CYPRUS: Laiki four avoid prison and walk away with fines

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Four former executives of defunct Laiki Bank were fined on Friday after being found guilty of manipulating the market, leaking false or misleading information and concealing information from the public.

The Nicosia Criminal Court imposed on Efthimios Bouloutas, then managing director of Laiki, a fine of EUR 150,000, while Neoclis Lysandrou and the executive board member Marcos Foros received fines of EUR 120,000 each.

The pecuniary penalty concerns only the charge of leaking false or misleading information and concealing information from the public. The convicted four did not receive any penalty for offences regarding market manipulation.

The one-time bankers of defunct Laiki, Efthimios Bouloutas, Panayiotis Kounnis, Neoclis Lysandrou and executive Marcos Foros were found guilty on 12 October by the Court on all the above accounts.

They were charged with market manipulation and submitting false or misleading information while publishing an interim consolidated financial statement in November 2011, in which they omitted to include a goodwill write down of EUR 330mln for Marfin Popular Bank’s – as Laiki was then known – operations in Greece.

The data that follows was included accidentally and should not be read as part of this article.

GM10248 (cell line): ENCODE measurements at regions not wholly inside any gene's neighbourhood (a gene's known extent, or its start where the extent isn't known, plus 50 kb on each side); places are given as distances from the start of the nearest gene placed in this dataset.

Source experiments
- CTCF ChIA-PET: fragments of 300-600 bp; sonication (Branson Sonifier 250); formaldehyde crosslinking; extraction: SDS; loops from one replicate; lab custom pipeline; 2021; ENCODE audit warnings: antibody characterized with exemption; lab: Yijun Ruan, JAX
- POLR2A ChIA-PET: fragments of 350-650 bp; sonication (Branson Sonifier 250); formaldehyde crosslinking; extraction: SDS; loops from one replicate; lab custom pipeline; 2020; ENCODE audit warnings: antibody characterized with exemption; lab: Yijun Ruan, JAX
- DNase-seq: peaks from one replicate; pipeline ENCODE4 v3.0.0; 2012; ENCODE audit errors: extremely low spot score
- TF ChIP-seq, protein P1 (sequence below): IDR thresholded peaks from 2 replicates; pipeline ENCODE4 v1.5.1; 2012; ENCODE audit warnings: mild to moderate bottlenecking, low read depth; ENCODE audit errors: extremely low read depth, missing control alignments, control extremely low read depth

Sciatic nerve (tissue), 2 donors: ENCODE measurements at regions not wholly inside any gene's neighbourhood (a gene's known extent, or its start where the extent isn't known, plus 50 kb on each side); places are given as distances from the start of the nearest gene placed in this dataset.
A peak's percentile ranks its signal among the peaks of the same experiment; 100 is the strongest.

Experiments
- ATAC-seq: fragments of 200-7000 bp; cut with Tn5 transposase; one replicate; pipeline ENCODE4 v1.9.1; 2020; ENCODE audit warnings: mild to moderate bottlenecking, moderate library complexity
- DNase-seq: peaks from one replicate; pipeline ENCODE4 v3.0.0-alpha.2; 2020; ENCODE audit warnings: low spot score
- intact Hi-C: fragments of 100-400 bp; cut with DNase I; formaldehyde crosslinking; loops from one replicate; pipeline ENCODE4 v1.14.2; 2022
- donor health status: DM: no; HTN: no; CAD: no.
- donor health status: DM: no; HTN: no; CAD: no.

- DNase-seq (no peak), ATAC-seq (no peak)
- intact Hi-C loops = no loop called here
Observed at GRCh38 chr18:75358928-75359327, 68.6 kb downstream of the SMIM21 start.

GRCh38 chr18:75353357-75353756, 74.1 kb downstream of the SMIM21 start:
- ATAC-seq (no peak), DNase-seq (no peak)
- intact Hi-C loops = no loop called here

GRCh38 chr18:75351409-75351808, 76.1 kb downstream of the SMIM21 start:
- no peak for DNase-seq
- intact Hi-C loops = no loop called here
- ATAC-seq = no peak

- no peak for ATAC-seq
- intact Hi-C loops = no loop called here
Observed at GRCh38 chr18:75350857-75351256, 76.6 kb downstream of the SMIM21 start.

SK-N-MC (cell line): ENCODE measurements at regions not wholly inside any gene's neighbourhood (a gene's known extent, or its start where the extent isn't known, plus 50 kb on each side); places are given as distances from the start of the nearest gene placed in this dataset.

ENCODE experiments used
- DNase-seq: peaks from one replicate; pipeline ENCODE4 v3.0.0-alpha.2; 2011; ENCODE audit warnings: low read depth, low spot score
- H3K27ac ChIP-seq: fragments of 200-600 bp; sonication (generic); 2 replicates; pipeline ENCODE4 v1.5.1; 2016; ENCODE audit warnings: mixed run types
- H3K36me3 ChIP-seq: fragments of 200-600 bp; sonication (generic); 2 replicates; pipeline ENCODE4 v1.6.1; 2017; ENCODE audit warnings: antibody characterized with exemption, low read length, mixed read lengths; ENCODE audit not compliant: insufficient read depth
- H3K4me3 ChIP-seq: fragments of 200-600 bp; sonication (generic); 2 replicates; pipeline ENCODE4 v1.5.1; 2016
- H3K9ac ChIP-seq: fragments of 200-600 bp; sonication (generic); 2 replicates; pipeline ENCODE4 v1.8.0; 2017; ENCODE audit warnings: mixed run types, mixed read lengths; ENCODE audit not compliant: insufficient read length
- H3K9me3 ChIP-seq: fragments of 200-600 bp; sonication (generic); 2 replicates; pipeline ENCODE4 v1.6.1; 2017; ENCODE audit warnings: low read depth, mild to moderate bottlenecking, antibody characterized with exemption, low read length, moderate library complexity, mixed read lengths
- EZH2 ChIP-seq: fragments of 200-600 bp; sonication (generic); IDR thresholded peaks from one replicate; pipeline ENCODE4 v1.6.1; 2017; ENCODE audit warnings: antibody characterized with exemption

The criminal court had ruled in March that the prosecutor had succeeded in proving a prima facie case against the accused in relation to both the charges they were facing.

The defence argued that their clients’ obligation to disclose the interim accounts of the bank were abolished under a new law and so the charges were no longer relevant.

State prosecution argued that a basic principle of Cyprus law is that offences committed before the repeal of a law are valid, so a crime was committed at that time.

Laiki Bank was closed down in March 2013 as part of the island’s bailout agreement with international lenders following a banking crisis.

Disgraced Laiki was seen as the epitome of the kind of casino banking that led Cyprus to the brink of economic meltdown.

The court agreed that the top executives had a responsibility to shareholders and customers as they were the “face” of the bank.